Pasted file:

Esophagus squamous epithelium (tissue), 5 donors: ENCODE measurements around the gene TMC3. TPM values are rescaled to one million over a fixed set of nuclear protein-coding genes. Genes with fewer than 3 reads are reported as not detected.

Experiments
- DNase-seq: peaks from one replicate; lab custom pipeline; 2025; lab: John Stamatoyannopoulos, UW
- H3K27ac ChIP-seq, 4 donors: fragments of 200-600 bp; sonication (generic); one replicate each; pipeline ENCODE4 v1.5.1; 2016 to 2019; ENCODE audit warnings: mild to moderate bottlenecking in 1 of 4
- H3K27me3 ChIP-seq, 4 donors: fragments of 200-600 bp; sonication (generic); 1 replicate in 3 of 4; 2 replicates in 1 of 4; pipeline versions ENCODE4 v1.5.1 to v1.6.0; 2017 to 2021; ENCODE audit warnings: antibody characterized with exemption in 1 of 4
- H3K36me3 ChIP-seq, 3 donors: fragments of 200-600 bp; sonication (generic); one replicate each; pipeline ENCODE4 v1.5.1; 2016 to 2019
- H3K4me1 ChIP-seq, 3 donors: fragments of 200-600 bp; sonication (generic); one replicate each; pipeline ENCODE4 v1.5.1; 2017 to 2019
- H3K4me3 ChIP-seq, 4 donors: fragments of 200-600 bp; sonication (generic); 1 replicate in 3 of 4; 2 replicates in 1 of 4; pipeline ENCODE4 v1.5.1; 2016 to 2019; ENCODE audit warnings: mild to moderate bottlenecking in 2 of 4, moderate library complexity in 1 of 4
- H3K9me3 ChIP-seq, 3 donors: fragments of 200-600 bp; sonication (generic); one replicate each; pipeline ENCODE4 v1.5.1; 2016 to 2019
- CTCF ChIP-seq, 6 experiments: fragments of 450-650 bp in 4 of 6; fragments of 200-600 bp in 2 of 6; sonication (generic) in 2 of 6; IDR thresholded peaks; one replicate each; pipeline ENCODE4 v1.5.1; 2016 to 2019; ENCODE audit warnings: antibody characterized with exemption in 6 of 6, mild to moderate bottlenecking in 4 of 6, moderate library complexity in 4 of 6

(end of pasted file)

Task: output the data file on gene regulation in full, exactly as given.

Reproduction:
Esophagus squamous epithelium (tissue), 5 donors: ENCODE measurements around the gene TMC3. TPM values are rescaled to one million over a fixed set of nuclear protein-coding genes. Genes with fewer than 3 reads are reported as not detected.

Experiments
- DNase-seq: peaks from one replicate; lab custom pipeline; 2025; lab: John Stamatoyannopoulos, UW
- H3K27ac ChIP-seq, 4 donors: fragments of 200-600 bp; sonication (generic); one replicate each; pipeline ENCODE4 v1.5.1; 2016 to 2019; ENCODE audit warnings: mild to moderate bottlenecking in 1 of 4
- H3K27me3 ChIP-seq, 4 donors: fragments of 200-600 bp; sonication (generic); 1 replicate in 3 of 4; 2 replicates in 1 of 4; pipeline versions ENCODE4 v1.5.1 to v1.6.0; 2017 to 2021; ENCODE audit warnings: antibody characterized with exemption in 1 of 4
- H3K36me3 ChIP-seq, 3 donors: fragments of 200-600 bp; sonication (generic); one replicate each; pipeline ENCODE4 v1.5.1; 2016 to 2019
- H3K4me1 ChIP-seq, 3 donors: fragments of 200-600 bp; sonication (generic); one replicate each; pipeline ENCODE4 v1.5.1; 2017 to 2019
- H3K4me3 ChIP-seq, 4 donors: fragments of 200-600 bp; sonication (generic); 1 replicate in 3 of 4; 2 replicates in 1 of 4; pipeline ENCODE4 v1.5.1; 2016 to 2019; ENCODE audit warnings: mild to moderate bottlenecking in 2 of 4, moderate library complexity in 1 of 4
- H3K9me3 ChIP-seq, 3 donors: fragments of 200-600 bp; sonication (generic); one replicate each; pipeline ENCODE4 v1.5.1; 2016 to 2019
- CTCF ChIP-seq, 6 experiments: fragments of 450-650 bp in 4 of 6; fragments of 200-600 bp in 2 of 6; sonication (generic) in 2 of 6; IDR thresholded peaks; one replicate each; pipeline ENCODE4 v1.5.1; 2016 to 2019; ENCODE audit warnings: antibody characterized with exemption in 6 of 6, mild to moderate bottlenecking in 4 of 6, moderate library complexity in 4 of 6